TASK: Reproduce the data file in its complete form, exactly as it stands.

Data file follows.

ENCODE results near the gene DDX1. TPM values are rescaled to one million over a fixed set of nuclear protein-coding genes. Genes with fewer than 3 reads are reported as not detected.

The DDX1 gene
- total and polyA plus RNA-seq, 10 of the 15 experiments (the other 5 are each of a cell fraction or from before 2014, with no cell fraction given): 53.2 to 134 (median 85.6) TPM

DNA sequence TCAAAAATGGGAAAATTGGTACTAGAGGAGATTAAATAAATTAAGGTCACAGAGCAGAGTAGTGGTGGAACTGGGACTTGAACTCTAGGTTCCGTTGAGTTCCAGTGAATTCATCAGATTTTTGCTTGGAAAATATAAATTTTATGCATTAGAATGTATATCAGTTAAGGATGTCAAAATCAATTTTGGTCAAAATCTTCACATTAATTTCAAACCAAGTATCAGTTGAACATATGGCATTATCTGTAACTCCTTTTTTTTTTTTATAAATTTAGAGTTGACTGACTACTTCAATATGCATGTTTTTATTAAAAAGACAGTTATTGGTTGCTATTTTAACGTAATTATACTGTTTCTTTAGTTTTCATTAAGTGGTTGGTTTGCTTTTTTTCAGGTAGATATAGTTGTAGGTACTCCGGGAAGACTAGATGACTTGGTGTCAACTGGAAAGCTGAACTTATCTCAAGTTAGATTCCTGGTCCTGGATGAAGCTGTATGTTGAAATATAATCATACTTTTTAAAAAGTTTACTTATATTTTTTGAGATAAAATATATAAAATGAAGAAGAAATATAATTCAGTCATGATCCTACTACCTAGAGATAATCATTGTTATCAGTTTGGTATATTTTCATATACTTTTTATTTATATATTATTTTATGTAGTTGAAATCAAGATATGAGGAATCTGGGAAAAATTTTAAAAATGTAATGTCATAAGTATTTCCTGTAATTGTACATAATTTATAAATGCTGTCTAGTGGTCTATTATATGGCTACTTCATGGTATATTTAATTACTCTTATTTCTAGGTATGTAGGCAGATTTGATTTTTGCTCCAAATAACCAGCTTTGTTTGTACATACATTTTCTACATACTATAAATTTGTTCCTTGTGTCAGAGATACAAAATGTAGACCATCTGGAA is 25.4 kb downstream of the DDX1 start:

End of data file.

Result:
ENCODE results near the gene DDX1. TPM values are rescaled to one million over a fixed set of nuclear protein-coding genes. Genes with fewer than 3 reads are reported as not detected.

The DDX1 gene
- total and polyA plus RNA-seq, 10 of the 15 experiments (the other 5 are each of a cell fraction or from before 2014, with no cell fraction given): 53.2 to 134 (median 85.6) TPM

DNA sequence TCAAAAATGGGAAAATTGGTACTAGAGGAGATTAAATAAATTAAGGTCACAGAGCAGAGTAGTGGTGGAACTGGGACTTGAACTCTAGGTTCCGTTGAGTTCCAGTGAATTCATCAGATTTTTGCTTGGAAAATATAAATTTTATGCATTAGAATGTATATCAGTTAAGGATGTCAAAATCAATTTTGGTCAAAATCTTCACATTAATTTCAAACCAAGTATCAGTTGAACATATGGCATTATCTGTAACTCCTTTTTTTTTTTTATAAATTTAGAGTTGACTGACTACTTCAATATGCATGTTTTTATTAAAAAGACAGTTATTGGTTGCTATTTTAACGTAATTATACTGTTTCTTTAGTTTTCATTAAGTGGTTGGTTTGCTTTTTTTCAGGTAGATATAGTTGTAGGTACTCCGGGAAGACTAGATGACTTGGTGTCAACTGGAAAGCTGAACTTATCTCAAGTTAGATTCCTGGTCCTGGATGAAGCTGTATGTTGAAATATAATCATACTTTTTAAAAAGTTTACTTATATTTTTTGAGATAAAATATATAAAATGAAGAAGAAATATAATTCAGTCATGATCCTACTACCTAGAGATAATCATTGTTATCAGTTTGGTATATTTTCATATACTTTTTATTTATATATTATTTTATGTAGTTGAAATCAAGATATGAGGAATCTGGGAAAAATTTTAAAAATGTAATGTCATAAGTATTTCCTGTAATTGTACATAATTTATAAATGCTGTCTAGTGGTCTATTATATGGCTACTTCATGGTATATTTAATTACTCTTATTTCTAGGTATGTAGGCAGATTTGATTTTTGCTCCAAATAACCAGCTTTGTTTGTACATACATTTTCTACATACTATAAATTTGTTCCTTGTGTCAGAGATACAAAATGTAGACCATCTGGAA is 25.4 kb downstream of the DDX1 start: